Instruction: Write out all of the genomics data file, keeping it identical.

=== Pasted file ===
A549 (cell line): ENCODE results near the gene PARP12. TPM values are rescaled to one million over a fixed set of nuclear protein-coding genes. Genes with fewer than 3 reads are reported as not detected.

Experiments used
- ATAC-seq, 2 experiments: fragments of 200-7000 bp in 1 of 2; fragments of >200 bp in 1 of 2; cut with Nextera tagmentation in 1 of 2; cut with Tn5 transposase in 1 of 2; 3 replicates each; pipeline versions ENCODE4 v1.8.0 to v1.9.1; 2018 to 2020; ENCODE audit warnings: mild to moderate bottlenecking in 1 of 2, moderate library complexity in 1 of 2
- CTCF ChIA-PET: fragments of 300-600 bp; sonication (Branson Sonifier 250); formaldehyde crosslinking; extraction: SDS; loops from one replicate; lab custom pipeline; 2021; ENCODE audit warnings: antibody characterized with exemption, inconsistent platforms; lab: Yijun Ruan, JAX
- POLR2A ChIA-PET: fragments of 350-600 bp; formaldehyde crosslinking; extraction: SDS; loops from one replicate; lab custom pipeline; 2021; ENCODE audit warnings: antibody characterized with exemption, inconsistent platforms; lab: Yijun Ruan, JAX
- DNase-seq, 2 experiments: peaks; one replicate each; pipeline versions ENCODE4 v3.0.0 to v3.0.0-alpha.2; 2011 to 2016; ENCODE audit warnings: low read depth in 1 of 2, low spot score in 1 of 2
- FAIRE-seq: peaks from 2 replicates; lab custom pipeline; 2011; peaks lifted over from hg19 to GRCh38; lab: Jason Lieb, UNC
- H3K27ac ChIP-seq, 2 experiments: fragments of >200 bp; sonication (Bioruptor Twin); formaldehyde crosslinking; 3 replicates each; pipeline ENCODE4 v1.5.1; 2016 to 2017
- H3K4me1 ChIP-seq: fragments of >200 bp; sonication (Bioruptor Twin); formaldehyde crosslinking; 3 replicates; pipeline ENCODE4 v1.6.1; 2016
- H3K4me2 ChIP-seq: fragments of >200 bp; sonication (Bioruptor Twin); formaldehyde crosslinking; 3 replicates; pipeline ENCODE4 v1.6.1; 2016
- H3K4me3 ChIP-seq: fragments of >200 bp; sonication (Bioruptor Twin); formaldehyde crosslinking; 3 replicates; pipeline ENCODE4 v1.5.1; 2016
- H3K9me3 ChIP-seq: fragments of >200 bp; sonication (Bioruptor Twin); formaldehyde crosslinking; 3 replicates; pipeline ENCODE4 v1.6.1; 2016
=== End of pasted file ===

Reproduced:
A549 (cell line): ENCODE results near the gene PARP12. TPM values are rescaled to one million over a fixed set of nuclear protein-coding genes. Genes with fewer than 3 reads are reported as not detected.

Experiments used
- ATAC-seq, 2 experiments: fragments of 200-7000 bp in 1 of 2; fragments of >200 bp in 1 of 2; cut with Nextera tagmentation in 1 of 2; cut with Tn5 transposase in 1 of 2; 3 replicates each; pipeline versions ENCODE4 v1.8.0 to v1.9.1; 2018 to 2020; ENCODE audit warnings: mild to moderate bottlenecking in 1 of 2, moderate library complexity in 1 of 2
- CTCF ChIA-PET: fragments of 300-600 bp; sonication (Branson Sonifier 250); formaldehyde crosslinking; extraction: SDS; loops from one replicate; lab custom pipeline; 2021; ENCODE audit warnings: antibody characterized with exemption, inconsistent platforms; lab: Yijun Ruan, JAX
- POLR2A ChIA-PET: fragments of 350-600 bp; formaldehyde crosslinking; extraction: SDS; loops from one replicate; lab custom pipeline; 2021; ENCODE audit warnings: antibody characterized with exemption, inconsistent platforms; lab: Yijun Ruan, JAX
- DNase-seq, 2 experiments: peaks; one replicate each; pipeline versions ENCODE4 v3.0.0 to v3.0.0-alpha.2; 2011 to 2016; ENCODE audit warnings: low read depth in 1 of 2, low spot score in 1 of 2
- FAIRE-seq: peaks from 2 replicates; lab custom pipeline; 2011; peaks lifted over from hg19 to GRCh38; lab: Jason Lieb, UNC
- H3K27ac ChIP-seq, 2 experiments: fragments of >200 bp; sonication (Bioruptor Twin); formaldehyde crosslinking; 3 replicates each; pipeline ENCODE4 v1.5.1; 2016 to 2017
- H3K4me1 ChIP-seq: fragments of >200 bp; sonication (Bioruptor Twin); formaldehyde crosslinking; 3 replicates; pipeline ENCODE4 v1.6.1; 2016
- H3K4me2 ChIP-seq: fragments of >200 bp; sonication (Bioruptor Twin); formaldehyde crosslinking; 3 replicates; pipeline ENCODE4 v1.6.1; 2016
- H3K4me3 ChIP-seq: fragments of >200 bp; sonication (Bioruptor Twin); formaldehyde crosslinking; 3 replicates; pipeline ENCODE4 v1.5.1; 2016
- H3K9me3 ChIP-seq: fragments of >200 bp; sonication (Bioruptor Twin); formaldehyde crosslinking; 3 replicates; pipeline ENCODE4 v1.6.1; 2016